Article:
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Situation ‘Not Normal’ 

Qorvo Can’t Meet Minimum-Purchase Terms With Its Foundry: CFO

The COVID-19 lockdowns in China, plus the war in Ukraine, global supply chain disruptions and other factors “negatively impacted the global demand environment within a short period of time,” said Qorvo Interim Chief Financial Officer Grant Brown on an earnings call Wednesday for fiscal Q1 ended July 2.

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Qorvo’s customer demand, as a result of the sudden slowdown, “no longer supports” the company meeting its “minimum purchase” obligations under the “capacity reservation agreement” it signed a year ago with an unnamed foundry supplier at the peak of the semiconductor crunch, said Brown. “We believe this situation is not normal and does not accurately reflect the performance of our ongoing business,” he said. Qorvo will report the financial implications of the foundry-agreement shortfall in its upcoming 10-Q filing at the SEC, he said.

Customer inventories are higher than normal, “especially within the Android ecosystem,” said Brown. “Most of the companies that we’re selling to there were planning ordering and producing for much higher growth than the industry is currently experiencing,” he said. “It will take some time to bleed down that inventory,” which is why Qorvo is reducing factory utilization “to respond throughout our fiscal year,” he said.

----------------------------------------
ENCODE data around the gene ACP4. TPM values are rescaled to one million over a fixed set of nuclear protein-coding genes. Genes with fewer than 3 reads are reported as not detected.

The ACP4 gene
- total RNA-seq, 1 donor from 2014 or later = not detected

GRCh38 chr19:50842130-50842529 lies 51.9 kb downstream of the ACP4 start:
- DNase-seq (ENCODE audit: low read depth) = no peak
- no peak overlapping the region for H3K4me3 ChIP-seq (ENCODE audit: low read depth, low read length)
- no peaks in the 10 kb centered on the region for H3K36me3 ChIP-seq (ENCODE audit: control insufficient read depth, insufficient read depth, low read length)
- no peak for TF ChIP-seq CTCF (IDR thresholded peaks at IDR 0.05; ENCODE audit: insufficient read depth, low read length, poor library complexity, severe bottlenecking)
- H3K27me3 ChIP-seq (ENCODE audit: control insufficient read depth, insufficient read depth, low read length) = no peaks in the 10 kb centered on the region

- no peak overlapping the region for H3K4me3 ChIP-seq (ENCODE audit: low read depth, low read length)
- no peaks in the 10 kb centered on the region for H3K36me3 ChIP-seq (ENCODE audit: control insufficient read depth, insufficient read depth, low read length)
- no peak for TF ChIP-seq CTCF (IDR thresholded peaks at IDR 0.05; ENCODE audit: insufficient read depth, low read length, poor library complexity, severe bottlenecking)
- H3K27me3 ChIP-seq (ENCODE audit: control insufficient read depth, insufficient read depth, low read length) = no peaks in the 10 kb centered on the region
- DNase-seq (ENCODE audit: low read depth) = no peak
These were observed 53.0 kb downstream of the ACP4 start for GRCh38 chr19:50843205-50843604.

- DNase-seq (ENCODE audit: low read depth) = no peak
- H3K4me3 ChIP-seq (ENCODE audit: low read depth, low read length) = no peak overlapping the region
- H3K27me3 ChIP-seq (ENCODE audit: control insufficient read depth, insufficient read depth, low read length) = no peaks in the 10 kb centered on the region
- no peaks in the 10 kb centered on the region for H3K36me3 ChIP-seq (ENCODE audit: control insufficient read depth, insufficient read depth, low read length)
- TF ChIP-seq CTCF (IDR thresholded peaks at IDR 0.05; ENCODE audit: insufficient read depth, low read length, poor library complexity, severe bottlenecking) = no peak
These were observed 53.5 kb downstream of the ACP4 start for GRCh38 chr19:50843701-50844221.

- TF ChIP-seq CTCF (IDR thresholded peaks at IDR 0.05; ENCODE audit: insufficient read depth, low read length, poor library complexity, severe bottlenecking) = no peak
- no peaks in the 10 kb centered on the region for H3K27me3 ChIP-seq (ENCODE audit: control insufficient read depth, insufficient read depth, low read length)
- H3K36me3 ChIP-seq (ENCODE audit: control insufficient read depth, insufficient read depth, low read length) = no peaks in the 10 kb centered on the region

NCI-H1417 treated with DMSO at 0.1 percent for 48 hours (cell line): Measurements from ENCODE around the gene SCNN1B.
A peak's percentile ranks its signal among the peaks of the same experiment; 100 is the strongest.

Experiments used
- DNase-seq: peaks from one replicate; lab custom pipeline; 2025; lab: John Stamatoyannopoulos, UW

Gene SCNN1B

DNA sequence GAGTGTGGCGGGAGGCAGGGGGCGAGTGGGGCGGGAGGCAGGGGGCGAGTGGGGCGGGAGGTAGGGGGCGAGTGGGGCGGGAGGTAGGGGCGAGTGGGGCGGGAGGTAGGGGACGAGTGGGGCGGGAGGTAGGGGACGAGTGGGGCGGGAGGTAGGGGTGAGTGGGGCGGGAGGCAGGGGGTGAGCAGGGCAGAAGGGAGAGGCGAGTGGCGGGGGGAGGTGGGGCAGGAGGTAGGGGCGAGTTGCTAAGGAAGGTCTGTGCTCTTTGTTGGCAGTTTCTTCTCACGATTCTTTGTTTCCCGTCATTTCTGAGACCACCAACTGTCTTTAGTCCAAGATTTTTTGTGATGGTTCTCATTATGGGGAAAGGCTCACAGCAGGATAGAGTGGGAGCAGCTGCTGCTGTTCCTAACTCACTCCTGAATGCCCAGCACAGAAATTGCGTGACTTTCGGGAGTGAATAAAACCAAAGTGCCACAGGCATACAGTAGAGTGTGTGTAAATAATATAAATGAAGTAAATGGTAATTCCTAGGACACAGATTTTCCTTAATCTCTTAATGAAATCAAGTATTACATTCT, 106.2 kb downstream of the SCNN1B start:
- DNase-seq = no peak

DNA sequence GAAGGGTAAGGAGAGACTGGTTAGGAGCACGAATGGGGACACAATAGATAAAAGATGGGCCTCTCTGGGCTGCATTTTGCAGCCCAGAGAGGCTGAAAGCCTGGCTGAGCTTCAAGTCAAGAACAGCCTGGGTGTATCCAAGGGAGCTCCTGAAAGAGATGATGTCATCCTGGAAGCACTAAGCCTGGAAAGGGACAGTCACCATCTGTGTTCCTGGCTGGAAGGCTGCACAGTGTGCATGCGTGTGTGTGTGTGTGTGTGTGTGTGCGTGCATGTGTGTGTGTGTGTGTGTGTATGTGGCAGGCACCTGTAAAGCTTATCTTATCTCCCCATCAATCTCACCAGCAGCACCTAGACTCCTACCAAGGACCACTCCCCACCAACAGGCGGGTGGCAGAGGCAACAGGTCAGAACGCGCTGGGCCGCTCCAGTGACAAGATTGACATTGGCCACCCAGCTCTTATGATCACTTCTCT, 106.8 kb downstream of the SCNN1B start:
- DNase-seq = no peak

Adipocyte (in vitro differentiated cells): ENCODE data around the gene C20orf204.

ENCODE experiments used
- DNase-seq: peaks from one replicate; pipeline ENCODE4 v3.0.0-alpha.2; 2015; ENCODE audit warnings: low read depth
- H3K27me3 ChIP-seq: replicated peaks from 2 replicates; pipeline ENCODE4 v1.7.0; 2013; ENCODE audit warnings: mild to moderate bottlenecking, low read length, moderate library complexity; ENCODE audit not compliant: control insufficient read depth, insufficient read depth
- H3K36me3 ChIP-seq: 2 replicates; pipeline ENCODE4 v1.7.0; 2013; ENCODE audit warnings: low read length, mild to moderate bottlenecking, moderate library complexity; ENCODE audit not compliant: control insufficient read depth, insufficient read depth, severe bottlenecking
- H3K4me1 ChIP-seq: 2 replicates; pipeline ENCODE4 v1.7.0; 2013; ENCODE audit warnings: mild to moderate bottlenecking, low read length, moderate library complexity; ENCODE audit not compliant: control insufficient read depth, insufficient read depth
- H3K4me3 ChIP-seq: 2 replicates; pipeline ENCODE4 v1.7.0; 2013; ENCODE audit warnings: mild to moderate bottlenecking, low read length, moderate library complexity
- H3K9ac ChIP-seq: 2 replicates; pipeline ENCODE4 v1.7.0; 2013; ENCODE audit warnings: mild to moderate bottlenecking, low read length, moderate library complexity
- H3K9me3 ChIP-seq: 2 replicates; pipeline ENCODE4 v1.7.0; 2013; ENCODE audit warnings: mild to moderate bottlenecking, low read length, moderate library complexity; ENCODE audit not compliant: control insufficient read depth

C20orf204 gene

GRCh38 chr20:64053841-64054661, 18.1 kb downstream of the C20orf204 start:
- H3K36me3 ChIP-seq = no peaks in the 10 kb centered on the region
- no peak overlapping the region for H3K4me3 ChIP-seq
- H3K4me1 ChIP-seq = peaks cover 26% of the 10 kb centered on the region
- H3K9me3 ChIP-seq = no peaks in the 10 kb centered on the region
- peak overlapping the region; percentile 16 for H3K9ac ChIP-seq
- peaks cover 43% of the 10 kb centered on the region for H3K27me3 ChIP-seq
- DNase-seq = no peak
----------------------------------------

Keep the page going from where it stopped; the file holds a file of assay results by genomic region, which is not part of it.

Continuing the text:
Qorvo customers “are continuing to order from us, and we’re continuing to ship to them,” said CEO Bob Bruggeworth. Qorvo sees the Android ecosystem “bottoming” in December, before “coming back up in March,” though “not to the levels it had been,” he said.

I think we all expected at the beginning of the calendar year that the China market itself for 5G would grow very nicely,” said the CEO. “Things kind of changed with all the lockdowns within China. They have trouble even making phones, let alone people going out and buying phones.” Qorvo’s fiscal Q1 sales to China-based customers were down more than 45% year over year, said CFO Brown.

Qorvo continues to see the global outlook for 5G handset units “dropping lower than we had thought before,” said Eric Creviston, head-connectivity and sensors. Previous forecasts had the industry shipping 650 million to 675 million 5G handsets in calendar 2022, he said. It’s now “looking closer” to 625 million, while others “are seeing maybe 600 million,” he said. “It's not a crystal ball, of course, but we continue to see a general softness there.”